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6 Reasons Why Your Cold Lingers

Why Your Cold Won't Go Away, and What to Do About it

2. Low on Fluids continued...

By drinking extra water when you’re sick, you’ll help to flush congestion out of your system, says Peter Katona, MD, associate clinical professor of infectious diseases at the University of California Los Angeles Health System.

"Increasing the amount of fluid in your system actually allows the mucus trapped in your nose and chest to flow better," Katona says.

But be warned, Rogg says. Drinking a lot of water, or taking an over-the-counter medicine such as Mucinex, which helps to loosen and thin the mucus that causes congestion rather than drying it out, may cause you to feel worse initially because the mucus is increasing in volume. Although this often creates more pressure, ultimately the mucus causing your discomfort will drain better than if you keep taking medications that dry you out.

"It’s like honey on the table you don’t clean up right away," Rogg says. "You squeeze water on it first. Then it comes off easier."

3. Taking Too Much Drying Medicine

Anyone who has tried to sleep with a completely stuffed nose understands the appeal of medications that dry everything up. A little drying action is OK, Rogg says, but too much can actually make things worse and prolong your cold symptoms.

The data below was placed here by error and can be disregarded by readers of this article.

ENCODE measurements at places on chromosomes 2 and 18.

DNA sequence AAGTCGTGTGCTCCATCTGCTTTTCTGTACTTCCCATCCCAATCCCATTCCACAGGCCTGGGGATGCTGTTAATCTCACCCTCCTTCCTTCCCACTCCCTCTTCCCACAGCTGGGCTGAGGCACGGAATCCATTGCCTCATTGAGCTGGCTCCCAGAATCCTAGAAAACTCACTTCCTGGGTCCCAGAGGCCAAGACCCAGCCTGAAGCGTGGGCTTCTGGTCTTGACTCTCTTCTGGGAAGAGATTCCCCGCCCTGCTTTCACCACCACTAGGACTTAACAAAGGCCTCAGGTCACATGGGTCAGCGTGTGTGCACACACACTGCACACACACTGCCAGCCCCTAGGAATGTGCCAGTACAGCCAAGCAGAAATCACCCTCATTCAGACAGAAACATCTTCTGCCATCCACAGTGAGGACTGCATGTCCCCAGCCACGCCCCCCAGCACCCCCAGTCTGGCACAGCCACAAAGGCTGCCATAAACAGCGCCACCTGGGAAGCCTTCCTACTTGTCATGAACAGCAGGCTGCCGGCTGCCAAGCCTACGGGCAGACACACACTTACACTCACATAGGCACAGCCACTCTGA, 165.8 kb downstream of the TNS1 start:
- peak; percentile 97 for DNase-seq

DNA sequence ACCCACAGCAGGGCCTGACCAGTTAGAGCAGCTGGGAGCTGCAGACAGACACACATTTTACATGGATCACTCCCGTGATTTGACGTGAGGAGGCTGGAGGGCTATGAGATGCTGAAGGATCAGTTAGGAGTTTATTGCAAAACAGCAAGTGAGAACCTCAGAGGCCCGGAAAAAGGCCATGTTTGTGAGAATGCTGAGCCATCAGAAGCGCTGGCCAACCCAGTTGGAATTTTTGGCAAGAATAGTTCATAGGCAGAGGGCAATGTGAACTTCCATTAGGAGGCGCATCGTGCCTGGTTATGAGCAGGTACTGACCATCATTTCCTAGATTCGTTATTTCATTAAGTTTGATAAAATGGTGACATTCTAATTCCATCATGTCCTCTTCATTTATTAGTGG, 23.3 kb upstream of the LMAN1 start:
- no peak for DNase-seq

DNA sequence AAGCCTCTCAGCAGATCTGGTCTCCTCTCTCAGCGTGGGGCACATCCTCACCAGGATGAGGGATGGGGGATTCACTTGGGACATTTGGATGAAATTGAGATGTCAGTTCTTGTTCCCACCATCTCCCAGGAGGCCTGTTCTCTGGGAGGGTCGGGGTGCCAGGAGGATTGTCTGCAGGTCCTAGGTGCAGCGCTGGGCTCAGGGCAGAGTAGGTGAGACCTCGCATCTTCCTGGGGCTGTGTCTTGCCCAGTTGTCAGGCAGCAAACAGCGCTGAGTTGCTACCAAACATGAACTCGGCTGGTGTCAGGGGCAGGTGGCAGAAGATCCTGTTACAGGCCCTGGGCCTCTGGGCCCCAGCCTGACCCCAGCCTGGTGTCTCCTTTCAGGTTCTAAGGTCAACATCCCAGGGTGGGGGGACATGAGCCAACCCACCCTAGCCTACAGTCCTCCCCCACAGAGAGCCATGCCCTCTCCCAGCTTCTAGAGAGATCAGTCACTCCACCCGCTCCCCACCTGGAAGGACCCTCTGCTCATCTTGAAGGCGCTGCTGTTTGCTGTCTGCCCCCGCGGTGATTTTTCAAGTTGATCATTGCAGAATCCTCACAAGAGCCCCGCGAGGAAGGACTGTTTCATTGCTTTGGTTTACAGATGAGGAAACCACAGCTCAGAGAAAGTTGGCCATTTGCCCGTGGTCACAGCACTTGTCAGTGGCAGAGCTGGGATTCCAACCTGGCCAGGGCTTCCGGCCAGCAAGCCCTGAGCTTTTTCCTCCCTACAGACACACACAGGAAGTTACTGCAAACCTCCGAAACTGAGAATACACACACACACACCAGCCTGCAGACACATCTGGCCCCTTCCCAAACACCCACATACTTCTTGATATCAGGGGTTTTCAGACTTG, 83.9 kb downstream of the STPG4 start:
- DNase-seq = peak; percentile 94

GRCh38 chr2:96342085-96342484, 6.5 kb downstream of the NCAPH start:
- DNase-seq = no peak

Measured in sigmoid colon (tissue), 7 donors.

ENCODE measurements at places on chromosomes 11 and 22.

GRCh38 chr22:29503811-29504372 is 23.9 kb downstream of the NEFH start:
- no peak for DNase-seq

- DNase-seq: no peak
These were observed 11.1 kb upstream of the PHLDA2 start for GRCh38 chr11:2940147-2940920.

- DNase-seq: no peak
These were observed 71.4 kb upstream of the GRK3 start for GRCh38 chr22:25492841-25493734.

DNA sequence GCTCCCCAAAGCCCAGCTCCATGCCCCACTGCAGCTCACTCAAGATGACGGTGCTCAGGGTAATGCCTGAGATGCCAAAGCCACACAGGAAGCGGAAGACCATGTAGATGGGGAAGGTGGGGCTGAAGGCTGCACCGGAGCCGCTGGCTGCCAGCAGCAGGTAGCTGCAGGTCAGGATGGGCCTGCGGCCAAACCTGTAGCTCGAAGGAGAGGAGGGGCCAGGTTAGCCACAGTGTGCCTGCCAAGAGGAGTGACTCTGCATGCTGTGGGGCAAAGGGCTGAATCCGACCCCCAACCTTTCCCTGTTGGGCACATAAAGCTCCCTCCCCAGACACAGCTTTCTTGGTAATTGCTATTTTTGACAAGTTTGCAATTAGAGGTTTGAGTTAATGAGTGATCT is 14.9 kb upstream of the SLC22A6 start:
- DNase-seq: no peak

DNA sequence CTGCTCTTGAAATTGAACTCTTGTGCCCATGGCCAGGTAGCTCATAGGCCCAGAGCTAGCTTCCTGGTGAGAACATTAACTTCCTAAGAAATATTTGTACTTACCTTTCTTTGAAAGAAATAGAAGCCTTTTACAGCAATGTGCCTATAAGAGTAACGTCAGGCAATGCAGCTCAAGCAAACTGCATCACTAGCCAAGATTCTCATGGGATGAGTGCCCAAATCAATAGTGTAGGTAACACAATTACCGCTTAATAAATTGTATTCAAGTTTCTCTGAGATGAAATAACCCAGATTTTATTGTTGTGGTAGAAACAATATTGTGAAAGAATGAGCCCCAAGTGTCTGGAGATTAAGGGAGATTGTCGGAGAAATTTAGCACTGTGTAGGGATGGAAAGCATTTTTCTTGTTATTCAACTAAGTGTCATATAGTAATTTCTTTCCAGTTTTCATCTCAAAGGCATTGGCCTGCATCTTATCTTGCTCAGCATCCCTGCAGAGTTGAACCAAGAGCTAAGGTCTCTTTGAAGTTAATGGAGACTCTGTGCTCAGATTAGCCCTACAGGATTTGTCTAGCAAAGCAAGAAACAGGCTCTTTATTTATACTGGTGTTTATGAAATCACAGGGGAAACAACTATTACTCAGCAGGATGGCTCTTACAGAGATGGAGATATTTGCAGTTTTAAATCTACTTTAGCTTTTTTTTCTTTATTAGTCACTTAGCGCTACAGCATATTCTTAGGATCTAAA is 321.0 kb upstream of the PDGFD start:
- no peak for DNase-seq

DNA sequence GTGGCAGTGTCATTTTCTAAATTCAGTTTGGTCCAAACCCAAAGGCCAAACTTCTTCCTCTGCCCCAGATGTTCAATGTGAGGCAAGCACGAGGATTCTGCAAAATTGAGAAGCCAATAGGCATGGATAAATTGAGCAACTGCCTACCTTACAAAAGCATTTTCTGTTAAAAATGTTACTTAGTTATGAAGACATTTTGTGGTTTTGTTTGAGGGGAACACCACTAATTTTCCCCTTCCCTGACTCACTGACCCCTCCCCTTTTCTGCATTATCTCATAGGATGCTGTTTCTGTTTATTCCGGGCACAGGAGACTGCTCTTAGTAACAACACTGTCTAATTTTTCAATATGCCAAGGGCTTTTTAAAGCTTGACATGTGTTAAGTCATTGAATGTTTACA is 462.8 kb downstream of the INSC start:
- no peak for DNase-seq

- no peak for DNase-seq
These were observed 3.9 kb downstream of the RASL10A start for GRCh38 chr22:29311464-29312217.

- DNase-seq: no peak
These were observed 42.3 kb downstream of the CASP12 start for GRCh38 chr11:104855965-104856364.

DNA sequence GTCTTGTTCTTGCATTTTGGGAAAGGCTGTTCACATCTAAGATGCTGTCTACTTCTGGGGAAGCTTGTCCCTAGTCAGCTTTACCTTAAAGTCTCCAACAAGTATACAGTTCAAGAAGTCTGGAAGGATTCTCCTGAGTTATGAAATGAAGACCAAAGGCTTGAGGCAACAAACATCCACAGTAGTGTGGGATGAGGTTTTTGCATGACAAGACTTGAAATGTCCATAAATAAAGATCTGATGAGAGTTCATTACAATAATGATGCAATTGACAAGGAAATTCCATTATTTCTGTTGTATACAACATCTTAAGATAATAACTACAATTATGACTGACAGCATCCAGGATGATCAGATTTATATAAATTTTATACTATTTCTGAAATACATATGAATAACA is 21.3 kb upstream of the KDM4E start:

"One thing we see ... is that people take all these drying compounds, which really suck the water out of the mucus and it makes you breathe better, but the mucus sticks in the sinuses more," Rogg says.

By overdoing it with drying medications like decongestants, you remove the moisture from your system, which in turn, makes it more difficult for the body to drain what’s there. Not only that, you may also be creating a host of other symptoms you didn’t have in the first place. Using a decongestant nasal spray for more than three or four days, for example, can cause a medication tolerance to build up. And, taking too much of an oral decongestant can cause tremors, elevated blood pressure, and constipation.

"I have people coming in who have been taking Sudafed around the clock for 10 days and they are hypertensive, their heart rate is 120, and they have tremors. And then they are convinced they are developing something worse because they aren’t getting better and now they have all these other things [going on]," Rogg says.

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